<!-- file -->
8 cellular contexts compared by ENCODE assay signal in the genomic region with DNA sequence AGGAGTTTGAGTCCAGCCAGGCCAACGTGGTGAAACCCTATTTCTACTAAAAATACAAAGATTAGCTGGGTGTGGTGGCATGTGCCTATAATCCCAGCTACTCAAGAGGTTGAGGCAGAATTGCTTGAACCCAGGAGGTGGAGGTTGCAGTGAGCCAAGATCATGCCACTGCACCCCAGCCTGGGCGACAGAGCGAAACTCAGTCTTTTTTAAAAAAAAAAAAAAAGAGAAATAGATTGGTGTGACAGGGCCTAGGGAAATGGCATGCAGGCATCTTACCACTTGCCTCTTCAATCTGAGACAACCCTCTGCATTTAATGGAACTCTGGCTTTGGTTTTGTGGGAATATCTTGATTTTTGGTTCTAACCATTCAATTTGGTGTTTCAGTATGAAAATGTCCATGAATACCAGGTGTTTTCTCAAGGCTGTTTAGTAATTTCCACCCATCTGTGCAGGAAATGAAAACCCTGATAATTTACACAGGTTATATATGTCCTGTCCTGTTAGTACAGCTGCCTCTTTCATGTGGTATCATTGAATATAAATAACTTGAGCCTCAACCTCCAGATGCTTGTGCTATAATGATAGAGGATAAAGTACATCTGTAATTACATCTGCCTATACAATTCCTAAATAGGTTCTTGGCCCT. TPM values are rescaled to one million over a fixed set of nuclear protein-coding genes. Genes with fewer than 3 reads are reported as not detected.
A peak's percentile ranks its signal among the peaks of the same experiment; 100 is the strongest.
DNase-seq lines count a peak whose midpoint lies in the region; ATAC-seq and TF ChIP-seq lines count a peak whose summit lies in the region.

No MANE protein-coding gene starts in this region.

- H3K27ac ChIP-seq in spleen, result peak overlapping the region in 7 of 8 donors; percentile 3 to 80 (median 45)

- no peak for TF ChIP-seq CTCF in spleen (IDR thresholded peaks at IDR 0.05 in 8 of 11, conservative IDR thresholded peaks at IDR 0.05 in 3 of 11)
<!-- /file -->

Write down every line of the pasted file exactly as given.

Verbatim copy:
8 cellular contexts compared by ENCODE assay signal in the genomic region with DNA sequence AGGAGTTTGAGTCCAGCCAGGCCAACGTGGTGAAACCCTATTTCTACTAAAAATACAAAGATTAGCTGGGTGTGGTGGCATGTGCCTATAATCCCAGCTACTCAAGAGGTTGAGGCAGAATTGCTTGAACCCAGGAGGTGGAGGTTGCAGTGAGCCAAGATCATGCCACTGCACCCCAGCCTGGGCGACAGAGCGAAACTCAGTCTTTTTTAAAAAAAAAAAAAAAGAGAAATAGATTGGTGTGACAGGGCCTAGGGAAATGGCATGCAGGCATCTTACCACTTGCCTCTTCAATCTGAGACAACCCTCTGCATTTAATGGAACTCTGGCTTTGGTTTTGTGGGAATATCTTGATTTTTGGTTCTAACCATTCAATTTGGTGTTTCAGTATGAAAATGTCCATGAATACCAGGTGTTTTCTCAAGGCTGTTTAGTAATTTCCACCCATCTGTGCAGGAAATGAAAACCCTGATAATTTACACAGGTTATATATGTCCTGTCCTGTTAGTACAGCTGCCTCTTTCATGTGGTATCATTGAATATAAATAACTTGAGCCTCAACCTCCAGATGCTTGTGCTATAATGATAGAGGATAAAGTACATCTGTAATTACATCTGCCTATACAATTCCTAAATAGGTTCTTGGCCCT. TPM values are rescaled to one million over a fixed set of nuclear protein-coding genes. Genes with fewer than 3 reads are reported as not detected.
A peak's percentile ranks its signal among the peaks of the same experiment; 100 is the strongest.
DNase-seq lines count a peak whose midpoint lies in the region; ATAC-seq and TF ChIP-seq lines count a peak whose summit lies in the region.

No MANE protein-coding gene starts in this region.

- H3K27ac ChIP-seq in spleen, result peak overlapping the region in 7 of 8 donors; percentile 3 to 80 (median 45)

- no peak for TF ChIP-seq CTCF in spleen (IDR thresholded peaks at IDR 0.05 in 8 of 11, conservative IDR thresholded peaks at IDR 0.05 in 3 of 11)